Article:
Divine Comedy

Some of this is funny, but Freed's shakiness with exposition keeps shoving untenable questions at you: Why would an artist schlepp a critic from a prestigious magazine upstate to meet her wacko family? Why does a nut who obsesses on big government and corporate interference blow up a Quaker meetinghouse? Kept in constant but uncogent motion by Howard Shalwitz's staging, Freedomland suffers from the dramaturgic equivalent of a slipped disc, with a new stabbing pain in its coherence every few minutes. Still, it has good points: In addition to Freed's fresh sounds, there's a magical set by Loy Arcenas, suitably giddy costumes by Candace Donnelly, plus a largely likable cast, headed by Veanne Cox, forceful and touchingly vulnerable as the artist-daughter. Heather Goldenhersh, Robin Strasser, Carrie Preston, and Jeffrey Donovan do well with the predictable eccentricities they're assigned, and Jeff Whitty does even better with the thoroughly untrackable role of the critic.

Becky Anne Baker, Juan Carlos Hernandez, Alan Tudyk, Kathryn Meisle in The Most Fabulous Story Ever Told: Man the maker-of canapés.
Joan Marcus
Becky Anne Baker, Juan Carlos Hernandez, Alan Tudyk, Kathryn Meisle in The Most Fabulous Story Ever Told: Man the maker-of canapés.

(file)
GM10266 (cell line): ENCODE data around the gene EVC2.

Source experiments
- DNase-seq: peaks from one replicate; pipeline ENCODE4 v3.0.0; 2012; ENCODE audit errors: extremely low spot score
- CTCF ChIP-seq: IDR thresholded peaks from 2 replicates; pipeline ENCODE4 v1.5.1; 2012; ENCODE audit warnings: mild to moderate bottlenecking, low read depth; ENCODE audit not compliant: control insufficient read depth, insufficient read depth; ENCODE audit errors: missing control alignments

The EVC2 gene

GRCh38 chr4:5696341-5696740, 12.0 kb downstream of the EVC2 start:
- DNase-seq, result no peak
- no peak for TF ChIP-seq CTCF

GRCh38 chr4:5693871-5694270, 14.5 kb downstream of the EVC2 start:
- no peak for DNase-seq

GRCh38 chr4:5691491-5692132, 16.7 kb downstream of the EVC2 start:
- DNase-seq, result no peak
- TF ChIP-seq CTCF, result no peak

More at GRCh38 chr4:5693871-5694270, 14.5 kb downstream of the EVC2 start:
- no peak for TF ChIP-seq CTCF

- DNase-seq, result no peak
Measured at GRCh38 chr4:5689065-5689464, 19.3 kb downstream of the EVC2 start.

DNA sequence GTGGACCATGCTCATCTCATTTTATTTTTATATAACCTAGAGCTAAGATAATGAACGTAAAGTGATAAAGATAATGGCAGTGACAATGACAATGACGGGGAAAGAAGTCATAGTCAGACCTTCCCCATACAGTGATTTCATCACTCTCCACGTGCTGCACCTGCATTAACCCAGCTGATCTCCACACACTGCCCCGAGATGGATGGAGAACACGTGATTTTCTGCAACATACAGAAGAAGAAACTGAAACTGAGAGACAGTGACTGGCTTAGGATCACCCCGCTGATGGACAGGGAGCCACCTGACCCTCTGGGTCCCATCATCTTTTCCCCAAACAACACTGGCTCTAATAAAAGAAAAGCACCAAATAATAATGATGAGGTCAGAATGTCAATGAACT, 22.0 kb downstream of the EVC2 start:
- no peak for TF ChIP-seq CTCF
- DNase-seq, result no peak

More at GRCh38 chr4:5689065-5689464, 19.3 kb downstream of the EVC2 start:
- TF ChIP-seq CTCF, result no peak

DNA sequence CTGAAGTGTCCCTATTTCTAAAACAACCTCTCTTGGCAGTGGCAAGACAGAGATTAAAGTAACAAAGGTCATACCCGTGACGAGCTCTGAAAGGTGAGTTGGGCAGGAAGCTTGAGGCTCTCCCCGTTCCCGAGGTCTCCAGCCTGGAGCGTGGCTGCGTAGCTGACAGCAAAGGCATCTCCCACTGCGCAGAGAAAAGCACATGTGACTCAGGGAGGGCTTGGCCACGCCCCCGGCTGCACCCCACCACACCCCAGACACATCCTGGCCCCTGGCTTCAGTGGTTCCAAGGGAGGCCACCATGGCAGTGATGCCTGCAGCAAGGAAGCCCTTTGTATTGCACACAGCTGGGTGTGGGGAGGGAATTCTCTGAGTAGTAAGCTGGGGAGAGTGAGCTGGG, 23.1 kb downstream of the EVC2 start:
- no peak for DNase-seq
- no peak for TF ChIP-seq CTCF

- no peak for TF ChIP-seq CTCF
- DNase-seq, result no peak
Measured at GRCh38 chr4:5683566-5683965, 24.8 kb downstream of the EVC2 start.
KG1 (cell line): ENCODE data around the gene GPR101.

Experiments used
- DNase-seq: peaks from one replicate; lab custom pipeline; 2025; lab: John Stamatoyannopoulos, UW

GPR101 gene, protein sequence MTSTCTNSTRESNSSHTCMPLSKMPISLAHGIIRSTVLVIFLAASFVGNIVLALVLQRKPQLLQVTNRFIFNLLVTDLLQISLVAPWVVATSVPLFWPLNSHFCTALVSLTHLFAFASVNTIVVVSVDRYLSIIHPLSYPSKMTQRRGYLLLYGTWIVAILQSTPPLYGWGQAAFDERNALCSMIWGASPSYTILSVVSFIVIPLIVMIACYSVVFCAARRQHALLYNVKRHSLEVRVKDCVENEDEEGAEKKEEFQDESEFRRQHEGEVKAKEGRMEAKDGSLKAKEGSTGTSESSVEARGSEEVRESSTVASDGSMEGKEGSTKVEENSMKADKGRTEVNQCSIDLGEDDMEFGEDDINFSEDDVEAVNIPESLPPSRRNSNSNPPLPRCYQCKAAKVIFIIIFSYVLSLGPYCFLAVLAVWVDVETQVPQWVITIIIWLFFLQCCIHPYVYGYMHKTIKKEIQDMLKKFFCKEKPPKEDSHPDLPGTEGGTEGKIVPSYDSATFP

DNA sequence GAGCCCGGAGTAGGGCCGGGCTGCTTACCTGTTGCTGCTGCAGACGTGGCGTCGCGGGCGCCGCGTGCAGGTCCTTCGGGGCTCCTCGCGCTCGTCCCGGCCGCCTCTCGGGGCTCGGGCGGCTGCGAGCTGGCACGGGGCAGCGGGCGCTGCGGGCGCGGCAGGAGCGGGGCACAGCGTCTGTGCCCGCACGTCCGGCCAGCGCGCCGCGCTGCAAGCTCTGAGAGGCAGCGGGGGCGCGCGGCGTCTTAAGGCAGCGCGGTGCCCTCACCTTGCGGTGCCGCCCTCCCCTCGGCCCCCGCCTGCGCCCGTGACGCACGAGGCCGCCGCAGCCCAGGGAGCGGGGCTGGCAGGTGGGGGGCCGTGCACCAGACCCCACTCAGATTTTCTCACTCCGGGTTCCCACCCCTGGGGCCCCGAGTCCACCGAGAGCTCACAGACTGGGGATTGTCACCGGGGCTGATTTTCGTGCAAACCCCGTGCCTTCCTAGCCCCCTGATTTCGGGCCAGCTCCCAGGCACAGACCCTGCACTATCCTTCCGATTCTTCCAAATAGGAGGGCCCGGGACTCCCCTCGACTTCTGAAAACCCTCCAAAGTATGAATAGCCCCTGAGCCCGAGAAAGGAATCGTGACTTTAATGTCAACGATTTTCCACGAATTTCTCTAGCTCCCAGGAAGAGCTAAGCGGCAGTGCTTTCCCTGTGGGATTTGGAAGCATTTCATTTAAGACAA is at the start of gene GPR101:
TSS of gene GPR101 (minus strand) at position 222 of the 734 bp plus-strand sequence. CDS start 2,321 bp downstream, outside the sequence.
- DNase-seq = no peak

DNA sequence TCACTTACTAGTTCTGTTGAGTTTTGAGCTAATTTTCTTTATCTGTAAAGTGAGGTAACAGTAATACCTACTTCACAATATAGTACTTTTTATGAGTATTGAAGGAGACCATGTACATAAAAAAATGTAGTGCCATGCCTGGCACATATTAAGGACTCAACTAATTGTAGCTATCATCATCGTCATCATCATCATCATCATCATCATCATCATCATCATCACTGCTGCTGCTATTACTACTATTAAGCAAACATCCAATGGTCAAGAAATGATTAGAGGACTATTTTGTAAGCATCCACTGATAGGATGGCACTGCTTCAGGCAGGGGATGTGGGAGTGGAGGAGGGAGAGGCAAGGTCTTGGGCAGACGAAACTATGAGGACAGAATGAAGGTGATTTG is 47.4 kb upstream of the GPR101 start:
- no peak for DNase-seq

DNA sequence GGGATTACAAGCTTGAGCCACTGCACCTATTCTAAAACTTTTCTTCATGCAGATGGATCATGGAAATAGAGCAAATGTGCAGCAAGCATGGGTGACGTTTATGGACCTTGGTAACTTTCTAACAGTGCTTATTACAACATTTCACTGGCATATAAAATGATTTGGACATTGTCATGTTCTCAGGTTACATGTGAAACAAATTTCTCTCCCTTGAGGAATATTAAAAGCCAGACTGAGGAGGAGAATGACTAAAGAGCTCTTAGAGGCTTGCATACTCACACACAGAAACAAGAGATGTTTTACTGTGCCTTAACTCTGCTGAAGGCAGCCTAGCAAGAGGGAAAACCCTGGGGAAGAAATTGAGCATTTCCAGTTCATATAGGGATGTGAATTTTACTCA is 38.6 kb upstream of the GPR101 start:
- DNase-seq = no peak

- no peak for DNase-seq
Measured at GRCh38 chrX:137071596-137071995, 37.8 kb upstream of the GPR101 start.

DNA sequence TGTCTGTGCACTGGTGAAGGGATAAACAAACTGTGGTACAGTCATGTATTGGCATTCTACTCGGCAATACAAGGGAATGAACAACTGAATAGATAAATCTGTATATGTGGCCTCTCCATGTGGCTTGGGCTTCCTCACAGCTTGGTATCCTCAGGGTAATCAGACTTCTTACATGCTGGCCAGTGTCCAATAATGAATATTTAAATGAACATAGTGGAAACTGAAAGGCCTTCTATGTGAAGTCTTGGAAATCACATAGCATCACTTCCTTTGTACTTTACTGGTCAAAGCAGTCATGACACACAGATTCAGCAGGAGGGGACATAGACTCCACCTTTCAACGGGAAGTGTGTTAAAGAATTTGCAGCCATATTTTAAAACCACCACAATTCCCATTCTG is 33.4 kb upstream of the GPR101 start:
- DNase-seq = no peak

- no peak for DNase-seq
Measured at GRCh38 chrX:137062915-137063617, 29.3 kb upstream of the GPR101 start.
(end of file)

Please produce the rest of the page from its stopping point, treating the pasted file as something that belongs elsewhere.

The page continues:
Details

The Most Fabulous Story Ever Told
By Paul Rudnick
New York Theatre Workshop
79 East 4th Street
460-5475

Freedomland
By Amy Freed
Playwrights Horizons
416 West 42nd Street
279-4200

Spread Eagle
By Jim Luigs
WPA Theatre
519 West 23rd Street
206-0523

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The talk is crisper in Jim Luigs's Spread Eagle, a work of perplexingly mixed motives. Based on the murder some years ago, in the Dominican Republic, of the beloved comic actor George Rose, it comes shadowed by a nasty aura of exploitation, which Luigs then mercifully but inexplicably eschews. His hero is as far from Rose as is humanly imaginable. The first half is British backstage comedy, clipped and funny, in which an overweening London superstar goes to Mexico for a rest, and finds himself purchasing a villa, along with the favors of its houseboy. In the second, even less probable half, he becomes infatuated with the artistic potential of the houseboy's younger cousin, and Luigs turns the play into what is surely the most arcane lecture to date on capitalism's abuse of the Third World. Under Constance Grappo's smooth direction, Brian Murray carves up the lead role with meaty gusto; he gets good help from Patricia Kilgarriff as his best female backstage buddy, and from Matthew Saldivar and Joe Quintero as houseboy and his rival. But Spread Eagle still belongs on the increasing list of events so dislocated from any purpose that they're starting to make the theater look like a Lost & Found department.

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